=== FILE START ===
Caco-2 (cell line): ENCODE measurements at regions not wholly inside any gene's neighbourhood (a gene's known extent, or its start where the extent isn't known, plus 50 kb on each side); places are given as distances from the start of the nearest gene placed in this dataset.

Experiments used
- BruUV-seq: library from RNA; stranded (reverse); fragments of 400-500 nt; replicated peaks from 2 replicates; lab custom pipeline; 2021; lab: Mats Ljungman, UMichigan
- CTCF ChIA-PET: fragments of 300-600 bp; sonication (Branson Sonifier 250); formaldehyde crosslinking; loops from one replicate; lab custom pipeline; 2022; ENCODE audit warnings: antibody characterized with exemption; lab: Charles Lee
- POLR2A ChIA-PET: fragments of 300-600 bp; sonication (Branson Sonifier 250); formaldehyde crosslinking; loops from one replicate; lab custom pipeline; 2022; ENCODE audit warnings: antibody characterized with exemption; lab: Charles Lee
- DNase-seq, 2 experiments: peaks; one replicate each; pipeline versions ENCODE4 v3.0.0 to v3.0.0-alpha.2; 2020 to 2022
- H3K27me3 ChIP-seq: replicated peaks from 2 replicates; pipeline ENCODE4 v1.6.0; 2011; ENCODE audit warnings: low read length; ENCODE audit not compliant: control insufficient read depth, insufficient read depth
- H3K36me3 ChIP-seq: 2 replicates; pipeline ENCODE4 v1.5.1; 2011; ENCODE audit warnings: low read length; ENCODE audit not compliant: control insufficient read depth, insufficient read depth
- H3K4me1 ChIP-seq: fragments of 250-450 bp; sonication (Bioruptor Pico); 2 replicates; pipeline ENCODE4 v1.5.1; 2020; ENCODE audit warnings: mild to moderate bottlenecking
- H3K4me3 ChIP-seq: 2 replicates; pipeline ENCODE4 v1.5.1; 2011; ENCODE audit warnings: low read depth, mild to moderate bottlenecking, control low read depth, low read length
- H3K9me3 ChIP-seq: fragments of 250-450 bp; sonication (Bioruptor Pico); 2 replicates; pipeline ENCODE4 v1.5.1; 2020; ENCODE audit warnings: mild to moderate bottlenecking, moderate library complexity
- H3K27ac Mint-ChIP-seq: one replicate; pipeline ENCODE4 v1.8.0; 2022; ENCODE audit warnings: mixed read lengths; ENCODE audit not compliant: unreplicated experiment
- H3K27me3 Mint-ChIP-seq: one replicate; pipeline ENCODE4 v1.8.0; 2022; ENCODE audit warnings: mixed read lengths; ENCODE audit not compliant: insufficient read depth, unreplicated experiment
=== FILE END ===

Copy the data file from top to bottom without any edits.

Caco-2 (cell line): ENCODE measurements at regions not wholly inside any gene's neighbourhood (a gene's known extent, or its start where the extent isn't known, plus 50 kb on each side); places are given as distances from the start of the nearest gene placed in this dataset.

Experiments used
- BruUV-seq: library from RNA; stranded (reverse); fragments of 400-500 nt; replicated peaks from 2 replicates; lab custom pipeline; 2021; lab: Mats Ljungman, UMichigan
- CTCF ChIA-PET: fragments of 300-600 bp; sonication (Branson Sonifier 250); formaldehyde crosslinking; loops from one replicate; lab custom pipeline; 2022; ENCODE audit warnings: antibody characterized with exemption; lab: Charles Lee
- POLR2A ChIA-PET: fragments of 300-600 bp; sonication (Branson Sonifier 250); formaldehyde crosslinking; loops from one replicate; lab custom pipeline; 2022; ENCODE audit warnings: antibody characterized with exemption; lab: Charles Lee
- DNase-seq, 2 experiments: peaks; one replicate each; pipeline versions ENCODE4 v3.0.0 to v3.0.0-alpha.2; 2020 to 2022
- H3K27me3 ChIP-seq: replicated peaks from 2 replicates; pipeline ENCODE4 v1.6.0; 2011; ENCODE audit warnings: low read length; ENCODE audit not compliant: control insufficient read depth, insufficient read depth
- H3K36me3 ChIP-seq: 2 replicates; pipeline ENCODE4 v1.5.1; 2011; ENCODE audit warnings: low read length; ENCODE audit not compliant: control insufficient read depth, insufficient read depth
- H3K4me1 ChIP-seq: fragments of 250-450 bp; sonication (Bioruptor Pico); 2 replicates; pipeline ENCODE4 v1.5.1; 2020; ENCODE audit warnings: mild to moderate bottlenecking
- H3K4me3 ChIP-seq: 2 replicates; pipeline ENCODE4 v1.5.1; 2011; ENCODE audit warnings: low read depth, mild to moderate bottlenecking, control low read depth, low read length
- H3K9me3 ChIP-seq: fragments of 250-450 bp; sonication (Bioruptor Pico); 2 replicates; pipeline ENCODE4 v1.5.1; 2020; ENCODE audit warnings: mild to moderate bottlenecking, moderate library complexity
- H3K27ac Mint-ChIP-seq: one replicate; pipeline ENCODE4 v1.8.0; 2022; ENCODE audit warnings: mixed read lengths; ENCODE audit not compliant: unreplicated experiment
- H3K27me3 Mint-ChIP-seq: one replicate; pipeline ENCODE4 v1.8.0; 2022; ENCODE audit warnings: mixed read lengths; ENCODE audit not compliant: insufficient read depth, unreplicated experiment